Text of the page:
History-rich surf break located on the arid west side of Oahu, 30 miles northwest of Honolulu; often described as the birthplace of big-wave surfing; home to the 1954-founded Makaha International Surfing Championships, the world's first international surf competition.

Bordered by steep lava- ridged valleys and mountains to the east, Makaha (Hawaiian for "fierce") is one of the state's most consistent and variegated breaks; summer waves are generally below four feet, winter waves are frequently six feet, and can get up to 25. The predominant northeast tradewinds blow offshore. The enormous Makaha reef is home to a group of interconnected breaks. During a medium-sized swell, the most popular takeoff zone is located at the Bowl, which produces a steep drop that quickly backs off into the Blowhole section, which in turn leads to the Inside Reef—a zippy tube that funnels into a notorious throttling backwash-filled shorebreak just a few yards off the beach. When the surf is below eight feet, the Makaha lineup is filled with all manner of surf craft, from tandem boards and SUPs, to outrigger canoes, bodyboards, longboards and shortboards.

When the swell at Makaha hits to 15 feet or bigger—less than a half-dozen times each season, usually—the crowd thins out considerably as the wave breaks over an outer section of reef known as Point Surf. Makaha gets bigger than 20 feet maybe once or twice a decade, but when it does it often shapes up as a thundering 200-yard-long wall that terminates at the looming and frequently non-negotiable Bowl section, the "royal flaw," as described by Surfer magazine. (Big-wave surfer Fred Van Dyke had such a hatred of the Bowl section that in 1958 he planned to level the responsible area of reef with dynamite. The plan failed, and the Bowl remains the great challenge for Point Surf riders.)

Makaha's close-knit surf community is often praised for upholding Hawaiian traditions and mores. The economically depressed area is also noted for its violence and crime, and outsiders are generally made to feel unwelcome. "You want to come to Makaha?" local surfer Melvin Puu told Surfing in 1991, addressing the magazine's readership. "Don't." Rusty Keaulana, Makaha local and three-time longboard world champion, for a time sported a bumper sticker on his fender that read "Welcome to Makaha—Now Go Home!"

While Makaha was likely first ridden by premodern Hawaiians, 19th-century Makaha Valley landowner Kuho'oheihei "Abner" Paki is generally cited as the break's first surfer; after 1860, however, Makaha remained unsurfed for more than 75 years. In late 1937, just a few months after the development of the racy hot curl surfboard—sometimes called the original big-wave board—John Kelly and Wally Froiseth of Honolulu, along with a few others, rediscovered the Makaha surf. This new break was the perfect seasonal counterpart to Waikiki, where the surf is biggest in the summer and early fall.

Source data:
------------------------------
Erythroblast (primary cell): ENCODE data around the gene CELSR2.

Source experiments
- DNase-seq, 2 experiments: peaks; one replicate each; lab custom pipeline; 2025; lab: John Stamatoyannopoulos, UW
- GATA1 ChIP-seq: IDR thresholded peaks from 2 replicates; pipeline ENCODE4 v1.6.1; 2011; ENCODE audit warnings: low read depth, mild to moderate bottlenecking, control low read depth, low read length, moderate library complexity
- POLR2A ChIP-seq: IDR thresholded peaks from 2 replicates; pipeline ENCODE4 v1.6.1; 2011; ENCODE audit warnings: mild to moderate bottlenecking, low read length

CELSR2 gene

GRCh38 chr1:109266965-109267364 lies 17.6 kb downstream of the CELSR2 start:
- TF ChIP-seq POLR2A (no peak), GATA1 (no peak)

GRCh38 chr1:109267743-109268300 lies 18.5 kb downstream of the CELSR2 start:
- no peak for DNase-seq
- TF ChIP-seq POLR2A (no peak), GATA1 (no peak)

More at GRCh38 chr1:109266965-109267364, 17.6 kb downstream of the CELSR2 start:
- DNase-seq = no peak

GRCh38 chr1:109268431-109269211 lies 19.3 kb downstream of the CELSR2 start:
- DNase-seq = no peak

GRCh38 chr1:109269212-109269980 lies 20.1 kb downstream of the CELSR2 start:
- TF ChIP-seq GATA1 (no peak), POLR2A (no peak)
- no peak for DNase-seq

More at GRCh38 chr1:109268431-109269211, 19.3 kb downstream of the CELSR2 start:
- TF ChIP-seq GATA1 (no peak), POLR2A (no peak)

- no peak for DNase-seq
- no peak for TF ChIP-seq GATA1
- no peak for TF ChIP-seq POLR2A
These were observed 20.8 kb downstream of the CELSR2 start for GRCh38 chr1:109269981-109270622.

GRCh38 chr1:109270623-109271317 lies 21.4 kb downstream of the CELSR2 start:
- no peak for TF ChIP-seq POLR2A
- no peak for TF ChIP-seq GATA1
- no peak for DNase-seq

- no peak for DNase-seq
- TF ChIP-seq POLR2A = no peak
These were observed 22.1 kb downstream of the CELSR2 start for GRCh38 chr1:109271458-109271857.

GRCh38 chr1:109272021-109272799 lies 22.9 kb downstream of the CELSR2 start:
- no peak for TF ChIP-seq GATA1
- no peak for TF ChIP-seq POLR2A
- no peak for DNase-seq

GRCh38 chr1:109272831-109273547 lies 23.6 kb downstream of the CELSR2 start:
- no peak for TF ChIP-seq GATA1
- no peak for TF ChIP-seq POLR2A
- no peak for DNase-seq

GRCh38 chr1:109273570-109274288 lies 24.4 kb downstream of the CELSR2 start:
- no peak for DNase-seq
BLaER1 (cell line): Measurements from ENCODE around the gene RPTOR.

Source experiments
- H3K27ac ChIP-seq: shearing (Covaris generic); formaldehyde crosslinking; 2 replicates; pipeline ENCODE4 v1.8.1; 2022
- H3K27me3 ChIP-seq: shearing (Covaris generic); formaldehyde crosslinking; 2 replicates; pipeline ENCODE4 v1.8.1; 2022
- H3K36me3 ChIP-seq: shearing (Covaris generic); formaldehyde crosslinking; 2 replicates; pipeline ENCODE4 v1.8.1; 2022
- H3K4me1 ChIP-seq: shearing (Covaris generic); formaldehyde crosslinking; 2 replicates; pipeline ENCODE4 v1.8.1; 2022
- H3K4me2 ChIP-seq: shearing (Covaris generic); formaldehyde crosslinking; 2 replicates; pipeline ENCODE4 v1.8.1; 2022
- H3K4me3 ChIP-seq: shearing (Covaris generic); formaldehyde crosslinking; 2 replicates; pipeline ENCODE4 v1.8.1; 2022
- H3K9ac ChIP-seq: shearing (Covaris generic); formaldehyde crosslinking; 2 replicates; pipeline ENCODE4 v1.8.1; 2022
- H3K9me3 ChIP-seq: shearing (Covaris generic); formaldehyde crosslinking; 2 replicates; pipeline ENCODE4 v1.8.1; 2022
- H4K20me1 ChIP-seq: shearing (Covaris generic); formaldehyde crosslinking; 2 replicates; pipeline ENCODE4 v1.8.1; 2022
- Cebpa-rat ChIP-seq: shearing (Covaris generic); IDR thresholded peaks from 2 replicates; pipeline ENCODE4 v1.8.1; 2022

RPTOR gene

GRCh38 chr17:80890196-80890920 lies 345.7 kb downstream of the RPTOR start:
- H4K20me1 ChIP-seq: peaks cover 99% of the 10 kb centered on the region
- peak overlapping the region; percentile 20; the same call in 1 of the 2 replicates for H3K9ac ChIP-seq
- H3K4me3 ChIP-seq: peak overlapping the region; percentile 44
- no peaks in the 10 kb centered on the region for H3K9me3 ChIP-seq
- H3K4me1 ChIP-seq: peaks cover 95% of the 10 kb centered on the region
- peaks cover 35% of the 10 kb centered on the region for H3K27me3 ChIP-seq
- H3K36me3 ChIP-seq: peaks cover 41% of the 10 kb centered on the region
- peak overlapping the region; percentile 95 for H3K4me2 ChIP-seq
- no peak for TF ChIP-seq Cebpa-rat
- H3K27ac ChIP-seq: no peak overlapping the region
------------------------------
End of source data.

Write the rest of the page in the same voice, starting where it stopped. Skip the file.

Teenager George Downing joined the original group of Makaha surfers in the mid-'40s, and soon gained a reputation as the island's finest big-wave surfer. Venturesome Californians like Buzzy Trent, Bob Simmons, and Walter Hoffman soon joined the Hawaiians, and by the early '50s the mainlanders were spending their winters living in a small row of army-built Quonset huts at the mouth of Makaha Valley, eating rice and peanut butter, and lying in wait for big Point Surf. America at large got its first look at Makaha in 1953, when newspapers across the country published an Associated Press photo of Trent, Downing, and Woody Brown shooting across the face of a sparkling 15-footer; inspired, another two or three mainland surfers packed their boards and headed for Oahu.

The first annual Makaha International Surfing Championships were held in 1954, and before decade's end the contest was known as the unofficial world championships. It was also the world's first televised surfing event, running from 1962 to 1965 on ABC's Wide World of Sports.

By the late '50s, Oahu's North Shore had replaced Makaha as the capital of big-wave surfing. But the west side break still had its moments: Downing and Trent rode immaculate 25-footers there in 1958, and in 1969 California roughneck Greg Noll paddled out at Point Surf and caught the biggest wave ever ridden up that time, a 35-foot closeout that he was lucky to survive.

As Makaha faded somewhat from public view in the '70s, a colorful local surf culture continued to flourish, in large part thanks to longtime Makaha patriarch Richard "Buffalo" Keaulana, along with the "Queen of Makaha," Rell Sunn, who organized events like the Buffalo Big Board Classic meet and the Rell Sunn Menehune Contest. Makaha also hosted the 1984 United States Surfing Championships, the 1997 World Longboard Championships, and the 2003 Masters World Championships. When Sunn died in 1998 after a long fight with cancer, her ashes were scattered at Makaha.

Makaha has been home base for a number of world-class surfers since the late '70s, including Rusty Keaulana, big-wave riders Brian Keaulana and Keone Downing, 1999 world tour champion Sunny Garcia, and power surfer Johnny-Boy Gomes. Makaha has been featured in more than 50 surf movies and videos, including Trek to Makaha (1956), Slippery When Wet (1958), Cavalcade of Surf (1962), The Endless Summer (1966), The Golden Breed (1968), Five Summer Stories (1972), Ocean Fever (1983), Surfers: The Movie (1990), and Blue Shock (1998). Surfing magazine named Makaha one of the "25 Best Waves in the World" in 1989.

Fierce Heart: the Story of Makaha and the Soul of Hawaiian Surfing, a book by Stuart Holmes Coleman, was published in 2010